Suspension, tribunal and ban[edit]

On 2 September 2010, after the warm-up List A game between Pakistan and Somerset, the International Cricket Council announced that they had suspended Amir under the provisions of the ICC's Anti-Corruption Code. The statement from the ICC stated that the three players (Asif, Amir and Salman Butt) were charged "under various offences under Article 2 of the ICC Anti-Corruption Code for Players and Player Support Personnel relating to alleged irregular behaviour during, and in relation to, the fourth Test between England and Pakistan at Lord's last month".[52]

Amir has got the sympathy of several ex-cricketers, including that of former England captain Michael Atherton. In an article for the News of the World, Atherton asserted that Amir is an asset to the game and must not be given a harsh punishment, considering his immense talent and young age. Atherton, now a journalist and broadcaster, recalled how Nasser Hussain, also an ex-England skipper, had summed up the mood at Lord's the previous Sunday:

"Nasser Hussain, who I once saw walking around the team hotel in Sri Lanka in the early hours of the morning before a Test match unable to sleep, so worried was he about his form, spoke for us all when he said, 'Please don't let it be the kid'."

Atherton added: "The 'kid' in question was Mohammad Aamer, the young, good-looking and prodigiously-talented Pakistan bowler who had blown England away on the second morning at Lord's with a mesmeric spell of left-arm bowling and who now, we had been told, had overstepped the front line twice for a few dollars more."[53]

Former South Africa bowler Henry Williams has called for Mohammad Amir to be treated with compassion if found guilty of spot fixing.[54]

The ICC announced that Amir, Mohammad Asif and Salman Butt had filed appeals to their ICC. suspensions and set their hearing on 30 and 31 October 2010 in Qatar. The Pakistan Interior Ministry also gave the three players their passports back so that they could travel to the hearing being held in Qatar[55]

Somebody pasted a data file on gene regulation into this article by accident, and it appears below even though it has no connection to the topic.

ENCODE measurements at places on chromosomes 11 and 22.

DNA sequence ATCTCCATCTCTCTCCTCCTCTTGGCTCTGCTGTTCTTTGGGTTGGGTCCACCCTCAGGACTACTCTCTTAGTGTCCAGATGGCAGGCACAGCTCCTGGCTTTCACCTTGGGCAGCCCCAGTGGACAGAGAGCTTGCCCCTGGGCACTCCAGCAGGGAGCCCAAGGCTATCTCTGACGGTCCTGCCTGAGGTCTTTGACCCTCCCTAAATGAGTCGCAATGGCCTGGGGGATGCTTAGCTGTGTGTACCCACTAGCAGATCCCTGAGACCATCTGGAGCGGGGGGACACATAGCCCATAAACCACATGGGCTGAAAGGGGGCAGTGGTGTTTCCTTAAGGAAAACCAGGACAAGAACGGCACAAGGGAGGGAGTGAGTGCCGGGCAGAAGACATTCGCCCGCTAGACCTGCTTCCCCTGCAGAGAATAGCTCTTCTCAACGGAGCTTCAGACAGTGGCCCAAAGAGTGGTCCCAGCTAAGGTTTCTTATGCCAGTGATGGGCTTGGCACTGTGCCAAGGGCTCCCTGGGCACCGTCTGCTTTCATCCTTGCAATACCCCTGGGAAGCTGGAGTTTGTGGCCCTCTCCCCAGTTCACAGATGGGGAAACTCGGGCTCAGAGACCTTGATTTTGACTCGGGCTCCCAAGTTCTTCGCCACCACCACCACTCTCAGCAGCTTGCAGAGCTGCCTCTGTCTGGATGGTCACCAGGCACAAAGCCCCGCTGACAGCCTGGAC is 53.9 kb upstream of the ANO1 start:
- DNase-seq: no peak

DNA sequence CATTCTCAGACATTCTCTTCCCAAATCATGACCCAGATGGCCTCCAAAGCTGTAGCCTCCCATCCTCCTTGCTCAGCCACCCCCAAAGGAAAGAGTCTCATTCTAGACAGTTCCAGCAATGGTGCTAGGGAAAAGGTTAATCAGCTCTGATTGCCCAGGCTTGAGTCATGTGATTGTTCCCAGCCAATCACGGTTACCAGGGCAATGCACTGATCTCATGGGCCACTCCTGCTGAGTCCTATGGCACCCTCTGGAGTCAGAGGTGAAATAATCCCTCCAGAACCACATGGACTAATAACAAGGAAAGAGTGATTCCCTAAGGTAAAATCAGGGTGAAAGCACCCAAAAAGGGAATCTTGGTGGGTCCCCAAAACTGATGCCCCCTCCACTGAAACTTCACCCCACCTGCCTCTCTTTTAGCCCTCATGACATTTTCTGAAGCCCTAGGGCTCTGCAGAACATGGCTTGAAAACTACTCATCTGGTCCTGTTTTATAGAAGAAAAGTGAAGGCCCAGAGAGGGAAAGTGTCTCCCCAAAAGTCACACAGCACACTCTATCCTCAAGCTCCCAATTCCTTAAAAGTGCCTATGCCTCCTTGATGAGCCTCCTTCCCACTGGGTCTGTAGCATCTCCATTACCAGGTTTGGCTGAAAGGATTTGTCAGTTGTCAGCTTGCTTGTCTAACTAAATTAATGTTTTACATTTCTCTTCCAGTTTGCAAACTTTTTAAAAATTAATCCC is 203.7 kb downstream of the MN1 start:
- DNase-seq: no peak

The Pakistan Cricket Board barred Mohammad Amir, Mohammad Asif and Salman Butt from using the National Cricket Academy in Gaddafi Stadium. They have been barred until their names have been cleared of Spot-fixing The board said that Butt had used the facilities before the notices were sent and Asif and Amir haven't used them.

Amir and Butt's appeals were heard by the ICC on 30 and 31 October 2010. They were however rejected and the players remain provisionally suspended. The case does not decide whether Amir is guilty but only if his suspension should be lifted.[56] Both Butt and Amir hit out at the ICC stating they hadn't been given any evidence as to why their suspensions were rejected.[57] Because the players couldn't participate in international cricket all three had their contracts also provisionally suspended by the Pakistan Cricket Board[58]

Mohammad Amir stated that he was desperate to return to international cricket. He stated that he had been keeping his fitness levels high and that he had been participating in club cricket.[59]

Reports also emerged by Geo News that stated that Scotland Yard might call Amir, Mohammad Asif and Salman Butt back into the UK to complete the spot-fixing investigation[60] Amir's teammate Butt who was also implicated in the Spot-fixing scandal announced that he wanted a delay in his hearing because he wanted the Scotland Yard investigation to be completed first. However Amir and Asif announced they were to go ahead with their trials as planned because they wanted a decision to be reached quickly so that they could be selected for the World Cup squad.[61]